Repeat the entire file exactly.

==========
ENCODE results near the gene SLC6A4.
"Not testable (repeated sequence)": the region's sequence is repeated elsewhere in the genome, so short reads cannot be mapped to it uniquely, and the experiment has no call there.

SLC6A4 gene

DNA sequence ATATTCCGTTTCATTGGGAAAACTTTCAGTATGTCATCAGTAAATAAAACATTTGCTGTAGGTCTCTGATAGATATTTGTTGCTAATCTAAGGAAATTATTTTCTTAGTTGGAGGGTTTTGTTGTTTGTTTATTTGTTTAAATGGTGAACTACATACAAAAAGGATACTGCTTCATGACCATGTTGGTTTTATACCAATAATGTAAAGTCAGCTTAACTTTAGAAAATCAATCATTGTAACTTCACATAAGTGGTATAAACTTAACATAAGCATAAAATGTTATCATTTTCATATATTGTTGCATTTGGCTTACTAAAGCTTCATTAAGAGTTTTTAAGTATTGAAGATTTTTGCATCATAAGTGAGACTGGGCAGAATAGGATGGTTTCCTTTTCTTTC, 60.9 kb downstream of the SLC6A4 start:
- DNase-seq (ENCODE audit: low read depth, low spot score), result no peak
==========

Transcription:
ENCODE results near the gene SLC6A4.
"Not testable (repeated sequence)": the region's sequence is repeated elsewhere in the genome, so short reads cannot be mapped to it uniquely, and the experiment has no call there.

SLC6A4 gene

DNA sequence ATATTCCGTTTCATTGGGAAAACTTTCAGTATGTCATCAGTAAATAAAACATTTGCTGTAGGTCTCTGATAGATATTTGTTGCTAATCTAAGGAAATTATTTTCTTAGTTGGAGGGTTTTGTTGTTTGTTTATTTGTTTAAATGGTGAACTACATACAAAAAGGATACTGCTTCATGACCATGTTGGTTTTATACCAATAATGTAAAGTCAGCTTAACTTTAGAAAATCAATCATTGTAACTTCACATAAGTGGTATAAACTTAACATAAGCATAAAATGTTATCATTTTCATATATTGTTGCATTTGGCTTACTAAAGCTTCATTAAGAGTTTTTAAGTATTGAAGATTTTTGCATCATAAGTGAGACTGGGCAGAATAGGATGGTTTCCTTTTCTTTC, 60.9 kb downstream of the SLC6A4 start:
- DNase-seq (ENCODE audit: low read depth, low spot score), result no peak